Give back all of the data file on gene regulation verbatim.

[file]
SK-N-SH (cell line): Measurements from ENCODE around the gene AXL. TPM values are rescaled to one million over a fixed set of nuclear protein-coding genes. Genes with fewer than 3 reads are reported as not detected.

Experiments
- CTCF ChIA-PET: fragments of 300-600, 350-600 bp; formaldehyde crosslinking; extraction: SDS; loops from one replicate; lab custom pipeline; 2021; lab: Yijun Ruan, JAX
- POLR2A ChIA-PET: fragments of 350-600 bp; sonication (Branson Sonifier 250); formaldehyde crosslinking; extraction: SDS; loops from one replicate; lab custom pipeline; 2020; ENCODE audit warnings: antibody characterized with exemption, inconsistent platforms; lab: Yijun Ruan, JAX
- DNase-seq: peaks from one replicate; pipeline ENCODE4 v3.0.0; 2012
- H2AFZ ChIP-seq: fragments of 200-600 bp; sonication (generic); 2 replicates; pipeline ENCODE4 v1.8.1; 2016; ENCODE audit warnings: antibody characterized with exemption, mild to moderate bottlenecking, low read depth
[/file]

SK-N-SH (cell line): Measurements from ENCODE around the gene AXL. TPM values are rescaled to one million over a fixed set of nuclear protein-coding genes. Genes with fewer than 3 reads are reported as not detected.

Experiments
- CTCF ChIA-PET: fragments of 300-600, 350-600 bp; formaldehyde crosslinking; extraction: SDS; loops from one replicate; lab custom pipeline; 2021; lab: Yijun Ruan, JAX
- POLR2A ChIA-PET: fragments of 350-600 bp; sonication (Branson Sonifier 250); formaldehyde crosslinking; extraction: SDS; loops from one replicate; lab custom pipeline; 2020; ENCODE audit warnings: antibody characterized with exemption, inconsistent platforms; lab: Yijun Ruan, JAX
- DNase-seq: peaks from one replicate; pipeline ENCODE4 v3.0.0; 2012
- H2AFZ ChIP-seq: fragments of 200-600 bp; sonication (generic); 2 replicates; pipeline ENCODE4 v1.8.1; 2016; ENCODE audit warnings: antibody characterized with exemption, mild to moderate bottlenecking, low read depth